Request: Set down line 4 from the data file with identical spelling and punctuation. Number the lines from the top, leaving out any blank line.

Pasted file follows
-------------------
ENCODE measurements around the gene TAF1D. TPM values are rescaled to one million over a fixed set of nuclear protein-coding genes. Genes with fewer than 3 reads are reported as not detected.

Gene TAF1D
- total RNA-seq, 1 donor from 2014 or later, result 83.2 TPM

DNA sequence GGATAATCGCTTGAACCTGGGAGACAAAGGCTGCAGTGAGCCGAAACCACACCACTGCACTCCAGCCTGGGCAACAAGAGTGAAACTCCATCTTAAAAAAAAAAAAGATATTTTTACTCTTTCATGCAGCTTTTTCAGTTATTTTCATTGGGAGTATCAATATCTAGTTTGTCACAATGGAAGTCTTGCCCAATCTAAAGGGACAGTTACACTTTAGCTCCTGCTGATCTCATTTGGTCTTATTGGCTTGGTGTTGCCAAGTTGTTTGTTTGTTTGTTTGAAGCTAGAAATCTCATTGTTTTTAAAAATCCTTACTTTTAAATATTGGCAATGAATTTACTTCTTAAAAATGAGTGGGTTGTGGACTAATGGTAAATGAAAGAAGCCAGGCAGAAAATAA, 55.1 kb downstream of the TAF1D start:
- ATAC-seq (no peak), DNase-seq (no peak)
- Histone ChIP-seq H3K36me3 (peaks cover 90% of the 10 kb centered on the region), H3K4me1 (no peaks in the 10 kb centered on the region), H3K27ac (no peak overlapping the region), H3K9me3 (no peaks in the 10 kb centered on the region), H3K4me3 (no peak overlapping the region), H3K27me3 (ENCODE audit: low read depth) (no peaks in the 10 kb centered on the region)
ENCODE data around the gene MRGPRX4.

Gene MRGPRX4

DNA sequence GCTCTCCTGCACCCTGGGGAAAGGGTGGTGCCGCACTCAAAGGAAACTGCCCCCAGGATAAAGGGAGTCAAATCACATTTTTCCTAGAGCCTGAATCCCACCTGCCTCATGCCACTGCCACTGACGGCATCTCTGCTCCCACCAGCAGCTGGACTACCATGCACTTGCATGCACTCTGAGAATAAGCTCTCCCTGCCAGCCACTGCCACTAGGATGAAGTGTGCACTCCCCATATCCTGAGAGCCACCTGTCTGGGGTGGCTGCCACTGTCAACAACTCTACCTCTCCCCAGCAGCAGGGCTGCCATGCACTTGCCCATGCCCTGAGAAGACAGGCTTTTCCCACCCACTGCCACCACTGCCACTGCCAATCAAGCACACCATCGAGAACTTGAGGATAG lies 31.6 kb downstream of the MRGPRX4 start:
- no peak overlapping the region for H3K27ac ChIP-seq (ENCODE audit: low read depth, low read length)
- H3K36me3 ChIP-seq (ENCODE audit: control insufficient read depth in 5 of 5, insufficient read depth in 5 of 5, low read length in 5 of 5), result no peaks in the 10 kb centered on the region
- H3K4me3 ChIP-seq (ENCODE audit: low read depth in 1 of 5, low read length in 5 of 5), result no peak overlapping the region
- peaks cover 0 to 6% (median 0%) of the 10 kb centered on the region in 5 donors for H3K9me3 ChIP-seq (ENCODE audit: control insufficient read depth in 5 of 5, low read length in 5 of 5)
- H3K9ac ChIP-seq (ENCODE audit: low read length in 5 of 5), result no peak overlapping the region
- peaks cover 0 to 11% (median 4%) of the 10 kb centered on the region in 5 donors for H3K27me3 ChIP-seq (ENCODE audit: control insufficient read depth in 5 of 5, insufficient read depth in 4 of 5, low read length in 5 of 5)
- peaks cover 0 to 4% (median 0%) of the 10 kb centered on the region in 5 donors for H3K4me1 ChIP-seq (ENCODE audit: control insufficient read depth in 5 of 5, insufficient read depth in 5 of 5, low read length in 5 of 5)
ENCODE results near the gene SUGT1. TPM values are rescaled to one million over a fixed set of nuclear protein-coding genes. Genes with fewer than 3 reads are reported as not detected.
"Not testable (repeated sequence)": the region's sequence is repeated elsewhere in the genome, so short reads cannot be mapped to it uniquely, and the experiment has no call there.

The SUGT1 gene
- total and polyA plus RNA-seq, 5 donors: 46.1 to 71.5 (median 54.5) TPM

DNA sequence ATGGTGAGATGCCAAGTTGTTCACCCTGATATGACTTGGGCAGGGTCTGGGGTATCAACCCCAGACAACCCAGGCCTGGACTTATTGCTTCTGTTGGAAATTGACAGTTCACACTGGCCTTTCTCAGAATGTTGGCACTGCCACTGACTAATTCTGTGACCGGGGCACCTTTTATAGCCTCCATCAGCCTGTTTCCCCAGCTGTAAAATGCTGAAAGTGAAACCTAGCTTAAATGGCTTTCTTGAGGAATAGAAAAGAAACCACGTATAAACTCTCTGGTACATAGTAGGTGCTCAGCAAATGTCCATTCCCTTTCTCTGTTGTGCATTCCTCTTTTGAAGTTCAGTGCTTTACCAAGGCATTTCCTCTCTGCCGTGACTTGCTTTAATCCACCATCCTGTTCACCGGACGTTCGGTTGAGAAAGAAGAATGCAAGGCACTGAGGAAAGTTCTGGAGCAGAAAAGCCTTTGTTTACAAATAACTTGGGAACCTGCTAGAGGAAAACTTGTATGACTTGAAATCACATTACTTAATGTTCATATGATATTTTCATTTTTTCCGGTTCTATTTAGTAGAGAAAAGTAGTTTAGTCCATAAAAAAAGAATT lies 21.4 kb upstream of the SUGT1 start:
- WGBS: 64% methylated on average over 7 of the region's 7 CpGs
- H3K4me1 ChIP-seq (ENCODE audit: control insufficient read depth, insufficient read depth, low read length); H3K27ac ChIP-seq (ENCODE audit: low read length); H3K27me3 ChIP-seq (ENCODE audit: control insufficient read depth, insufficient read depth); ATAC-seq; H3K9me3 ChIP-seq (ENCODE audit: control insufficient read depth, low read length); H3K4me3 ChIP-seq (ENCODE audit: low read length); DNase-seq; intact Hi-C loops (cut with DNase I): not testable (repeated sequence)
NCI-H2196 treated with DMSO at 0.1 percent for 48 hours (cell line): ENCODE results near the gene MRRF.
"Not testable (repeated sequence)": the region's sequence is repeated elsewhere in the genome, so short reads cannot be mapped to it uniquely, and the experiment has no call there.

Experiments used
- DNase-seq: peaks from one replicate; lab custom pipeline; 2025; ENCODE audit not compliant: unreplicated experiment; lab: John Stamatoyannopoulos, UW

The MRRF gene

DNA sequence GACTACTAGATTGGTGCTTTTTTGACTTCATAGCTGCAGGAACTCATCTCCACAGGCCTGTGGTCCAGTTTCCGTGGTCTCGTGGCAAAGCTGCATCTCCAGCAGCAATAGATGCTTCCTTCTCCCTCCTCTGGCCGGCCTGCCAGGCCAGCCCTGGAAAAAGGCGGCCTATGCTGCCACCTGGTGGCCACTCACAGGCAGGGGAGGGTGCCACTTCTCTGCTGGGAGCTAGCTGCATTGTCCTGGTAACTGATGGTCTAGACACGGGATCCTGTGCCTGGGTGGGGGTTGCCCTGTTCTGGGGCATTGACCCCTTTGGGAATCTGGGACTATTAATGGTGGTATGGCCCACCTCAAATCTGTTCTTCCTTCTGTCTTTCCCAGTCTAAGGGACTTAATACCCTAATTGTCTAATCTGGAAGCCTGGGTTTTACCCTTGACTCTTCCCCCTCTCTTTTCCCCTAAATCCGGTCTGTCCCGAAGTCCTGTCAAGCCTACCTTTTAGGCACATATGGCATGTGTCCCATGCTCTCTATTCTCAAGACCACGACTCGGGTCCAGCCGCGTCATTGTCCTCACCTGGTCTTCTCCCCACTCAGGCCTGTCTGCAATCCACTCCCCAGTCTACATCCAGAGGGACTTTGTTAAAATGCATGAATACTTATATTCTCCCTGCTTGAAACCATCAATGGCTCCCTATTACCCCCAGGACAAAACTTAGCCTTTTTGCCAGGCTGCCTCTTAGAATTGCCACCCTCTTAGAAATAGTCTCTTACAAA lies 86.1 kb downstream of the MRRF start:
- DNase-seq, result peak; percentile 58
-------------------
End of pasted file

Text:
DNA sequence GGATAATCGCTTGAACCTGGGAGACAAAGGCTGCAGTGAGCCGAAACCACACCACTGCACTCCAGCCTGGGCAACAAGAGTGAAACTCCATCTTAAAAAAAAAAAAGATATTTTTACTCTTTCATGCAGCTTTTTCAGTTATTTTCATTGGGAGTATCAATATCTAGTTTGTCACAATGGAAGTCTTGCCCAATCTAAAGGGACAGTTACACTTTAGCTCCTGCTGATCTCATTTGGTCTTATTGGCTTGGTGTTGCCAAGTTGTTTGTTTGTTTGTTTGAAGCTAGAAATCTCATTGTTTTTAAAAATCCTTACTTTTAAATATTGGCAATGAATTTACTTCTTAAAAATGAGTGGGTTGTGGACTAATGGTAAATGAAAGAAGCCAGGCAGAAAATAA, 55.1 kb downstream of the TAF1D start: